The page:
These challenges need different solutions, and none of them should be remotely compared to a battered spouse needing temporary shelter. The word “homeless” is used to cover so much that it means nothing at all, says Shellenberger. Its use has allowed those managing the money spent on these different concerns to avoid accountability for failing to fix anything.
According to Shellenberger, California spends “50 percent more than the national average” for each patient receiving mental health services and yet parlayed this into a “30 percent higher rate of mentally ill people in jails, and a 91 percent higher rate of mentally ill people on the streets or in homeless shelters.”
The book concludes with a proposal to take all this money away from the government officials and nonprofits that have so badly mismanaged it. In its place, Shellenberger would create a single state official, appointed by and answerable to the governor, with the money, authority and (most importantly) total responsibility for addressing the out-of-control mental health, substance abuse, and other issues. On its face it seems to be a well thought-out and plausible solution.
Subjectively speaking, the current tragedy laid out in the book leaves a reader thinking that even a poo-flinging monkey could choose a more constructive policy than the mess currently in place.
The ACLU: Part of the Problem
Those suffering serious mental illnesses and addictions are often notoriously incapable of recognizing they have a malady. Their problems sometimes cannot be solved unless they are coerced (gently or otherwise) into accepting treatment.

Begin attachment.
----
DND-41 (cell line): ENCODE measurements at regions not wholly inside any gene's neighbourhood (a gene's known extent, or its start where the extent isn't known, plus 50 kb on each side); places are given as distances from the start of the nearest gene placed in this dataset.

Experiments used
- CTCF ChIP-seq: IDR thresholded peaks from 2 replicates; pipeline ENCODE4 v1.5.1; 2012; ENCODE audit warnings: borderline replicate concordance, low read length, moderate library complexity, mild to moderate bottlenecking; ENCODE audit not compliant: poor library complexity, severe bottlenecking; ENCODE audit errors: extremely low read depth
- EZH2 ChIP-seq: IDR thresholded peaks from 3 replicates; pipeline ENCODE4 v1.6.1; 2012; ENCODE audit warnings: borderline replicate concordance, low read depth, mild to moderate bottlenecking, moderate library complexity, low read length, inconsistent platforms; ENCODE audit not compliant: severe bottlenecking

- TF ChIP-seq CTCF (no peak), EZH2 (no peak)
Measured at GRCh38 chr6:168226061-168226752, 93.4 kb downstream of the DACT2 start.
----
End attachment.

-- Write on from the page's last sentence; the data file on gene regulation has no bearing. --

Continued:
And serious mental illnesses absolutely cannot be solved if they are misdiagnosed as a “lack of shelter.” But that is the response from too many supposed advocates for the “homeless” who recklessly relabel these complicated challenges as a simple inability to afford rent.
Squatting in tents in public parks, defecating in public (an astonishingly serious issue in San Francisco), committing petty thefts, and shooting drugs on sidewalks are all offenses against maintaining a civil society. Shellenberger drives home the point that a city will not remain civil unless its laws are enforced reliably and equally, regardless of who the lawbreakers may be.
Compassion, he argues, begins after an arrest for these misdeeds, not in place of it.
After an arrest, for example, he asserts that the schizophrenic refusing treatment should be involuntarily hospitalized and stabilized with what are now highly effective anti-psychotic medications. Once in their right mind, he writes that they should be given the choice between staying that way or risking more serious interventions with the criminal justice system.